Emerging Architecture Awards 2010: Highly Commended
The Aegean island landscape of the past millennia is a man-made equilibrium; diverse, beautiful, but also extremely fragile, sustainable only as long as the economic and cultural practices that formed it continued to operate. Historically, it was shaped by an economy of agriculture and pasturage, but between the 1920s and 1980s this disintegrated, to be supplanted by the new economy and demands of tourism.
To a large extent, the Aegean tourist economy is based on the perception of the immense natural beauty of the region’s ancient landscape. But ironically, tourism also introduced new man-made structures and processes that have contrived to destroy the historic elements that gave the landscape its original picturesque appeal. At the heart of this complex and subtle landscape scheme by young Greek practice Doxiadis+ is the notion of how to preserve the picturesque qualities of a hillside site, while changing its function from agricultural vestige to high-end holiday residential.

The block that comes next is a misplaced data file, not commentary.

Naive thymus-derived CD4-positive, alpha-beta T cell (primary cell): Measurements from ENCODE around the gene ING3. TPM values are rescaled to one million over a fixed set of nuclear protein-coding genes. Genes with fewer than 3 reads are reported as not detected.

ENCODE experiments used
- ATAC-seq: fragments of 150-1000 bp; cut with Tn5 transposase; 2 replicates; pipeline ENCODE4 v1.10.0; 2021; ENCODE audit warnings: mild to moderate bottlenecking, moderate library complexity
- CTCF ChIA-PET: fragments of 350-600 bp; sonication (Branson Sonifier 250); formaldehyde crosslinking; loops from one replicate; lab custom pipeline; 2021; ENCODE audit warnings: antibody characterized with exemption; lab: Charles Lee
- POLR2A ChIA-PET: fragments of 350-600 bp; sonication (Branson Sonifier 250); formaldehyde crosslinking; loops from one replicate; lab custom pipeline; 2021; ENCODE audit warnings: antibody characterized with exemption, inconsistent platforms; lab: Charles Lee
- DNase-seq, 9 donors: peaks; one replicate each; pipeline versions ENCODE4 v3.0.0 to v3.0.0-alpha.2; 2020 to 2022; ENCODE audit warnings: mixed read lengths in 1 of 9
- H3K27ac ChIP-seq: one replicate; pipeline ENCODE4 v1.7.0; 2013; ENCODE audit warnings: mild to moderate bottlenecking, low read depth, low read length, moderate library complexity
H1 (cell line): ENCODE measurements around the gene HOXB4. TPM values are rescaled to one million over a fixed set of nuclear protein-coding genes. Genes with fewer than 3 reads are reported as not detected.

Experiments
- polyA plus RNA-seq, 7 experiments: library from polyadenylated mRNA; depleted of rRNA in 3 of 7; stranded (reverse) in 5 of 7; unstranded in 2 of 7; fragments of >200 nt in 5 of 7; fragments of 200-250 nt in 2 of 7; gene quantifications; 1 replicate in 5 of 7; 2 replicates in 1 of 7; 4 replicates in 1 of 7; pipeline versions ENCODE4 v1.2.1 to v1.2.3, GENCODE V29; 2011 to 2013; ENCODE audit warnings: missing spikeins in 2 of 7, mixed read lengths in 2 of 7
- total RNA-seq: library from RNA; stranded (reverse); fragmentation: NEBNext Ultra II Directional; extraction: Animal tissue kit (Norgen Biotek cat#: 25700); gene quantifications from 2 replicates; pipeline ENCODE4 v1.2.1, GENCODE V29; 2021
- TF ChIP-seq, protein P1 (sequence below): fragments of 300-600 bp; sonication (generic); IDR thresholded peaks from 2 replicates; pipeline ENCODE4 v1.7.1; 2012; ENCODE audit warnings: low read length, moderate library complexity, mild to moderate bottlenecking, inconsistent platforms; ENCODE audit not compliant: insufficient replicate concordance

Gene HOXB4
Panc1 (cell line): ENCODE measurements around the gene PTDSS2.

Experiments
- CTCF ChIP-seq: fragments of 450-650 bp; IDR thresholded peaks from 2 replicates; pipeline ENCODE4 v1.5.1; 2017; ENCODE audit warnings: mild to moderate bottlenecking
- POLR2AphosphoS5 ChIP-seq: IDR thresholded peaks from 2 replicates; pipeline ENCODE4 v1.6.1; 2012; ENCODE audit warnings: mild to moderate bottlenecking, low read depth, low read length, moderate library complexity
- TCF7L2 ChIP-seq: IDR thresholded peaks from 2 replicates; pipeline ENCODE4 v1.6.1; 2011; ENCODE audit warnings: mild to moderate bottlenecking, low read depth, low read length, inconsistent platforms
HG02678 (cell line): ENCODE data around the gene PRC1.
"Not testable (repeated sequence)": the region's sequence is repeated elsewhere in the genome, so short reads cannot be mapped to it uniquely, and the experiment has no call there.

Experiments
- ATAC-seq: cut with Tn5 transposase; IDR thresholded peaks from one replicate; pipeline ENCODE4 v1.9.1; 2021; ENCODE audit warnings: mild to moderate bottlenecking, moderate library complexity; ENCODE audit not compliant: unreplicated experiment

The site lies on the island of Antiparos and the project is an extrapolation of the island’s existing topography and landscape. Planting elements radiate out from a dense core (historically the densely cultivated fertile ground used for vegetable growing) to a sparser area on the upper slopes (usually given over to grazing). Within this landscaping system, natural and man-made elements are structured in a balanced and sustainable symbiosis.
Four different zones create a transition from more artificial Mediterranean gardening to fully dynamic native vegetation. Each zone is planted with a mixture of species, so that the landscape has a sense of evolution and change, anchored by a strong Aegean identity.
Landscape Architect Doxiadis+, Athens, Greece
Project team Thomas Doxiadis, Terpsi Kremali
Photographs Thomas Doxiadis, Clive Nichols, Cathy Cunliffe